The claim: Washington state had 590,000 ‘excess votes’ in the 2020 election
Seth Keshel, a former Army captain who has spread unfounded claims of election fraud in the past, described Washington state as having the “most fraudulent election” that year in a Nov. 1 Telegram post that was viewed more than 20,000 times in three days.
“With 590,000 excess votes spread over 12 electors, that comes out to 49,000+ fraudulent votes per elector,” reads Keshel’s post, which was included in a Nov. 1 Instagram post that received more than 200 likes in one day.
But experts told USA TODAY the claim is baseless. Washington state’s general election results show fewer votes than registered voters, and there is no evidence those tallies were affected by fraud.
Similar claims about the 2020 presidential election have been repeatedly debunked.
USA TODAY reached out to Keshel and the social media user who shared the claim for comment.
State data shows higher number of voters than ballots in 2020 election
James Long, a political science professor at the University of Washington, told USA TODAY there is “no substance” to the claim.
He noted the post didn’t include its definition of “excess votes,” but that it could imply a higher number of recorded votes than registered voters.
He pointed to the state’s publicly available 2020 general election results to disprove the theory. In each of the state’s 39 counties, voter turnout was lower than the number of registered voters.
The state had a total of 4,892,871 registered voters and 4,115,585 ballots counted in the 2020 election, which is a turnout of 84.11%.
Long said the term could also be used to suggest that turnout number is “artificially inflated” or indicative of some kind of fraud. Such a claim hasn’t been proven in court or any other forum.
“The poster hasn’t, nor has anyone else,” Long said. “No judge has ruled that this is the case. It’s simply made up.”
Jacob Grumbach, a political science professor at the University of Washington, said past allegations of “excess votes” have made faulty conclusions by using an incorrect denominator, conflating the percent of registered voters and the percent of eligible voters.
“The main takeaway is that elections administered by Washington state are highly secure and voter fraud is extraordinarily rare,” he said.
Derrick Nunnally, the deputy director of external affairs for the Washington secretary of state, said Keshel’s assertion should be “disregarded as fictitious” given the “absence of any supporting evidence or credibility.”
Voter fraud claims, lawsuits repeatedly debunked and dismissed
Keshel has previously spread false claims about the 2020 election.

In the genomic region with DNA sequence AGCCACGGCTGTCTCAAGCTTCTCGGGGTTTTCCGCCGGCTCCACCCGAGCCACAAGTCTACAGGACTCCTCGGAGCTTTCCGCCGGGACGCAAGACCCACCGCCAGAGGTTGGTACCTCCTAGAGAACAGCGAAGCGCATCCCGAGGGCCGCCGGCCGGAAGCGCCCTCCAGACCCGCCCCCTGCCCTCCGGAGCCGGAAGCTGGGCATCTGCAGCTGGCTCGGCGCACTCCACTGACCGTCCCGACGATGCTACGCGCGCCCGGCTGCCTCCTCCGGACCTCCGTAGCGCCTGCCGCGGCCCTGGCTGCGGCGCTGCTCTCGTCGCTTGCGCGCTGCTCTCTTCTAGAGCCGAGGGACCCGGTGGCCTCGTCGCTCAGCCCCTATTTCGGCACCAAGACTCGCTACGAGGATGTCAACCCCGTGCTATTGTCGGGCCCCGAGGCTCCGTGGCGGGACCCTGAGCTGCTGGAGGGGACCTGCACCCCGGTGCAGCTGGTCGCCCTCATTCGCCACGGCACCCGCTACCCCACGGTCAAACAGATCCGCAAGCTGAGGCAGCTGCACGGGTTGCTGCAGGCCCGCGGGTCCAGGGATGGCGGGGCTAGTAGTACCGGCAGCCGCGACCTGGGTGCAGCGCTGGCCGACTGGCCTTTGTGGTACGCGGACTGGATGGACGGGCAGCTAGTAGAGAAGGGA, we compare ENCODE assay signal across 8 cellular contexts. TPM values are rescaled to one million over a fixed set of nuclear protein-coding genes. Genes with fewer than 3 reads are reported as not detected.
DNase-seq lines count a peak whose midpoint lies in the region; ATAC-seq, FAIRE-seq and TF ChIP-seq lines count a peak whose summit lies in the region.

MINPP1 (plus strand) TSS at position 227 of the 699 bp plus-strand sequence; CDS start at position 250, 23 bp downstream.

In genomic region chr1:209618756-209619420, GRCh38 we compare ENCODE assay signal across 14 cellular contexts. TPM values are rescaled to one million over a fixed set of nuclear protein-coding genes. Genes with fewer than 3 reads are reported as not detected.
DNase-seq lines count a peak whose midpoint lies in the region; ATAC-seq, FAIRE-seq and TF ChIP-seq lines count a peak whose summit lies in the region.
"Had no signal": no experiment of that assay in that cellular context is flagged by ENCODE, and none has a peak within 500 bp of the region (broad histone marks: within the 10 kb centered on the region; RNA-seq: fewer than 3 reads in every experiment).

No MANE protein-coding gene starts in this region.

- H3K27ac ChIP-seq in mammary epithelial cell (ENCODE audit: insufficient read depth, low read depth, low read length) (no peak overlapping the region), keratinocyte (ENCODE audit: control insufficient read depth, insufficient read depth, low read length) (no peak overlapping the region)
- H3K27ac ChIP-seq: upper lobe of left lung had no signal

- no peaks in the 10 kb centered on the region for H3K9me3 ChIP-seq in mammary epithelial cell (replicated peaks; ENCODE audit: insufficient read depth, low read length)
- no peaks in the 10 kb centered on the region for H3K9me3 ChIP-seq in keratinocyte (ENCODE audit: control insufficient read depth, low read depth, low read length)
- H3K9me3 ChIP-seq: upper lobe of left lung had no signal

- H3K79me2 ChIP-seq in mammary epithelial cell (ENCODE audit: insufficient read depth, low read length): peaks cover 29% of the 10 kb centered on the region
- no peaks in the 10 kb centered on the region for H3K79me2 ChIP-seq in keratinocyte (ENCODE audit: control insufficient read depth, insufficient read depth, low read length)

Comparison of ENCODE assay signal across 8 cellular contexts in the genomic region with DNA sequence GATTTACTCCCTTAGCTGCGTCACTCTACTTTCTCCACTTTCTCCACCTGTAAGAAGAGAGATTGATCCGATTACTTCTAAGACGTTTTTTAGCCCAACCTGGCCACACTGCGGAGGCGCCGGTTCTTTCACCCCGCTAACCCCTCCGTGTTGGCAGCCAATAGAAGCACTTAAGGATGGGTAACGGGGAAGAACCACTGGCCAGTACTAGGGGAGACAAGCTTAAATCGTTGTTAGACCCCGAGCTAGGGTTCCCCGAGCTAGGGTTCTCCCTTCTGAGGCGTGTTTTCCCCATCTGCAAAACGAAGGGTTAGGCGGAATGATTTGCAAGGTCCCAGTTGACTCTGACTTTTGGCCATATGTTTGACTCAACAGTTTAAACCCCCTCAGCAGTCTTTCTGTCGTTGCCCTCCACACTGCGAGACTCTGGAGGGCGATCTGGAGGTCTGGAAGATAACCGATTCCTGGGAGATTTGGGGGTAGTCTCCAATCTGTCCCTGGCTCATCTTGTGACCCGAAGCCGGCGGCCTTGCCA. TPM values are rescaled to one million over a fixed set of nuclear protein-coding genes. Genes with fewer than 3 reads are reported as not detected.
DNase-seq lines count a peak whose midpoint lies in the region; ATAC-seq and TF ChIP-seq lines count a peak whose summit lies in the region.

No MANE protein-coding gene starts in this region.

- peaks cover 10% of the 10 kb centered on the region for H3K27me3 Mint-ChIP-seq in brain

USA TODAY debunked Keshel’s claim in 2021 that “excess votes” were to blame for seven states being wrongly awarded to President Joe Biden in the 2020 election.
Lawsuits filed by former President Donald Trump and his allies challenging the results of the 2020 election have been dismissed by numerous states and the U.S. Supreme Court. In 2020, former Attorney General William Barr said the Justice Department found no evidence of widespread voter fraud that would affect the election outcome.
Our rating: False
Based on our research, we rate FALSE the claim Washington state had 590,000 “excess votes” in the 2020 election. There is no proof of any “excess votes” in Washington due to fraud, much less 590,000. Experts told USA TODAY the state’s election process is highly secure and accurate. The state’s general election results show fewer votes than registered voters in each of its counties, and there is no evidence that the data was affected by fraud.
Our fact-check sources:
- Derrick Nunnally, Nov. 3, Email to USA TODAY
- Jacob Grumbach, Nov. 3, Email to USA TODAY
- James Long, Nov. 3, Email to USA TODAY
- Proceedings of the National Academy of Sciences, Aug. 30, 2021, No evidence for systematic voter fraud: A guide to statistical claims about the 2020 election
- USA TODAY, Aug. 10, 2021, Fact check: No evidence of 8 million ‘excess’ Biden votes from 2020 election
- The Associated Press, Aug. 4, 2021, Report claiming ‘excess’ Biden votes doesn’t show fraud
- Washington Secretary of State Elections Division, Feb. 3, 2021, November 3, 2020 General Election Results
- Stanford University, Oct. 27, 2020, Are Dead People Voting By Mail? Evidence From Washington State Administrative Records
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